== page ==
There’s a peculiar reality to face when you choose to watch a bike race in person. You are accepting that you will see little to none of the racing itself. You are surrendering your understanding of the overall situation to gain a slice of the atmosphere; instead of analysing aero positions, and watching clocks tick down from the comfort of your sofa, you are choosing the experience – to ‘be there’ and tick something off some list – ‘first time in a city/country’, ‘first time at a particular race.’ The social aspects that come with it, at the expense of well, your actual money.

It takes on a whole new significance when – sometimes – you’re actually paid to write about this sport.

As it is, I’m not working, and I can’t lie, it’s led to some major existential questioning as I have had to remind myself every five minutes ‘I’m on holiday’ to avoid feeling like an outsider. I reflected on the fact that I’m here as a fan – and it’s because I’m a fan that people read and enjoy my writing on the subject. So this piece comes from that place – where I started – and where I remain, regardless of whether or not I’m being paid for my opinion or my knowledge.

If I was offered a last-minute assignment to write about yesterday’s team time trial, I could wax lyrical about the broader picture – the poignancy of the moment when Robert Gesink donned the red jersey; the significance of Jumbo-Visma crossing the line all together – the collective gasp and healthy dose of schadenfreude as Ineos posted a time one second faster than QuickStep, the latter complete with their aero snoods. But I would need to re-watch the entire thing to provide an accurate report as to how the whole thing actually went down.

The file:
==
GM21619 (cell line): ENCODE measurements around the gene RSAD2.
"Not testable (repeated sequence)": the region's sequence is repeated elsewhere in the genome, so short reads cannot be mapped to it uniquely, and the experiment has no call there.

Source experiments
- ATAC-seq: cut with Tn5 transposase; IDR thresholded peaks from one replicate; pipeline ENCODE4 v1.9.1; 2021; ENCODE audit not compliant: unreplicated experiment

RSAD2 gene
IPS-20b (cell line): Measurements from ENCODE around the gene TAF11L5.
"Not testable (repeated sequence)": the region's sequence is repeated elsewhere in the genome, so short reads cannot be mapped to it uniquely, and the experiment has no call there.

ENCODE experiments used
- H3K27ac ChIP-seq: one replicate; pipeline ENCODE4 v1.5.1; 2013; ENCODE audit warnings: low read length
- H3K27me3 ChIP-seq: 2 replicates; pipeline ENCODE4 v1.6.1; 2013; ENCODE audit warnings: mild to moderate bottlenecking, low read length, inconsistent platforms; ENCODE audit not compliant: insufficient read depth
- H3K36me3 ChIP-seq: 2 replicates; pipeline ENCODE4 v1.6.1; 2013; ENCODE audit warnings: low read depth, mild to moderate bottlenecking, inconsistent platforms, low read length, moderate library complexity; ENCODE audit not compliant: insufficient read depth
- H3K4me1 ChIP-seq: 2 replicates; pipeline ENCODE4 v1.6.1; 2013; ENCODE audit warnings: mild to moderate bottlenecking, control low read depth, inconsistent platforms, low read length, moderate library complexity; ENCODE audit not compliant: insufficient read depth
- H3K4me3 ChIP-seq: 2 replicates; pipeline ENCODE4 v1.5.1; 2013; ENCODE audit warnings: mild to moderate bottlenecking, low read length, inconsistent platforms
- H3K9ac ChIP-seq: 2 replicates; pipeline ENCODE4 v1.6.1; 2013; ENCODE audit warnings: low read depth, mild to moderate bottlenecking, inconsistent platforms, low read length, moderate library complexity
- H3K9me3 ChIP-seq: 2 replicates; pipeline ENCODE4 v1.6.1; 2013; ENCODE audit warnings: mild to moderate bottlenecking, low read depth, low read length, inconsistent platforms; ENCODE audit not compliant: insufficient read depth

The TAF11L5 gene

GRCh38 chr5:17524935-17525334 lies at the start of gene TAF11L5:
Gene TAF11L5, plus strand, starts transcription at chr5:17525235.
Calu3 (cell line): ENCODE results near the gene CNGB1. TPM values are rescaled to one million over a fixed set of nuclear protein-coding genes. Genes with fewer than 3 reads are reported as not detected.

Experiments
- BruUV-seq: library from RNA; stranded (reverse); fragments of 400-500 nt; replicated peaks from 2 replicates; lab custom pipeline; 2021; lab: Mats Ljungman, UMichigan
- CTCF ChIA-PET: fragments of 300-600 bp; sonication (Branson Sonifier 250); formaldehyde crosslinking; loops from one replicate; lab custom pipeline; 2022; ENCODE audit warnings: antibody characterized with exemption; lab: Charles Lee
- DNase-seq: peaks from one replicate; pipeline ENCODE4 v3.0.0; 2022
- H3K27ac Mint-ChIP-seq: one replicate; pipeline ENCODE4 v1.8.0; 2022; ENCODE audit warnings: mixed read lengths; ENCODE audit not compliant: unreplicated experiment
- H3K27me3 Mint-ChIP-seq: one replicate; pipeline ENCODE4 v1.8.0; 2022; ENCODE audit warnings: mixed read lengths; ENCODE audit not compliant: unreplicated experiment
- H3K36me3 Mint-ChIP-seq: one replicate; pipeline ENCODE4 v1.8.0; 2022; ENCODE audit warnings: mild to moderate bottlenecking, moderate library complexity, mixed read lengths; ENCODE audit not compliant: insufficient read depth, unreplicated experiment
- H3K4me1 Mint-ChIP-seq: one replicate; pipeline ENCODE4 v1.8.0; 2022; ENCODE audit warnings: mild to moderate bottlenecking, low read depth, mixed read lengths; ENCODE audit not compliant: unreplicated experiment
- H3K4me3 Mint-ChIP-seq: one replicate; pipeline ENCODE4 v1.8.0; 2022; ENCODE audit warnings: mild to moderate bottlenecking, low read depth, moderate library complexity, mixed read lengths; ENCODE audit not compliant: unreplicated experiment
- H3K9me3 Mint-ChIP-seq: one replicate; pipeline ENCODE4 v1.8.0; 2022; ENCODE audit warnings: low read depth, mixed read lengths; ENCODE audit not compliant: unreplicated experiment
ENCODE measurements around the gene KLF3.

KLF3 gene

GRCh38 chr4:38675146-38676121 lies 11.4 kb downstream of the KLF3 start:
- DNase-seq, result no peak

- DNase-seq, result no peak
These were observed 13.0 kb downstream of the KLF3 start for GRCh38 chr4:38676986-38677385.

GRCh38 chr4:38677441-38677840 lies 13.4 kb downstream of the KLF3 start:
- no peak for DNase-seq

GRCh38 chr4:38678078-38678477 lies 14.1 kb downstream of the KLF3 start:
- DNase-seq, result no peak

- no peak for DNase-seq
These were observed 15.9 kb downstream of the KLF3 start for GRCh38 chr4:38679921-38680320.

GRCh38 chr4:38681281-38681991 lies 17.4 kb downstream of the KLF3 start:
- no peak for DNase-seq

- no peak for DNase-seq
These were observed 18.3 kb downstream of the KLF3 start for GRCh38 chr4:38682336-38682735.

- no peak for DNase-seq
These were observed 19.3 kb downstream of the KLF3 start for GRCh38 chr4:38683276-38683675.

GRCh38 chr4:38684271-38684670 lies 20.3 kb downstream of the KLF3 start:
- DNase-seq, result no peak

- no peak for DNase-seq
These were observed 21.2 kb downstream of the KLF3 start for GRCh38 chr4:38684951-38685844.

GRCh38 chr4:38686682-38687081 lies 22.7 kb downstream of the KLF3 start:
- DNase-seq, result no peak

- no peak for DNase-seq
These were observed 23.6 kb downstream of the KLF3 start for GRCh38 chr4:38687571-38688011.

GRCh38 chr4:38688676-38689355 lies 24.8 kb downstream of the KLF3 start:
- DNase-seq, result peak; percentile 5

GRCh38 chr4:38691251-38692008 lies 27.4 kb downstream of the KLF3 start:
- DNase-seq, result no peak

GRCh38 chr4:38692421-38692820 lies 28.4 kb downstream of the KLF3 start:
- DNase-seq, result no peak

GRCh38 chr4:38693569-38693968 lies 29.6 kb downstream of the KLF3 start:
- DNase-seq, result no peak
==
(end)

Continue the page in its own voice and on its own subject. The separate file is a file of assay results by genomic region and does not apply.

Sometimes I reflect on my life choices. Standing in a cordoned off car park by some industrial equipment to watch a group of men in strangely shaped helmets with head-tights is one of those times

It reminds you of the double-edged sword of sports broadcasting – the way you are bound by what the broadcaster chooses to focus on; the way they choose to edit their programme. From the angles they select, to the teams they linger over, to the stories they miss entirely. When you’re there on the ground you have a small inkling of this, if you happen to be standing near a big screen, but you absorb other things. You interact directly with elements of the sport, whether it be locking eyes with a rider as they warm up and trying to work out what’s going through their heads – the dead stare of Marc Soler enough to chill you to the core, witnessing an impromptu Cofidis team meeting (and trying to decipher the French that it was conducted in), or wondering if Thibaut Pinot was looking pointedly at you, or in fact simply contemplating how his team managed to end up on stage in the first place.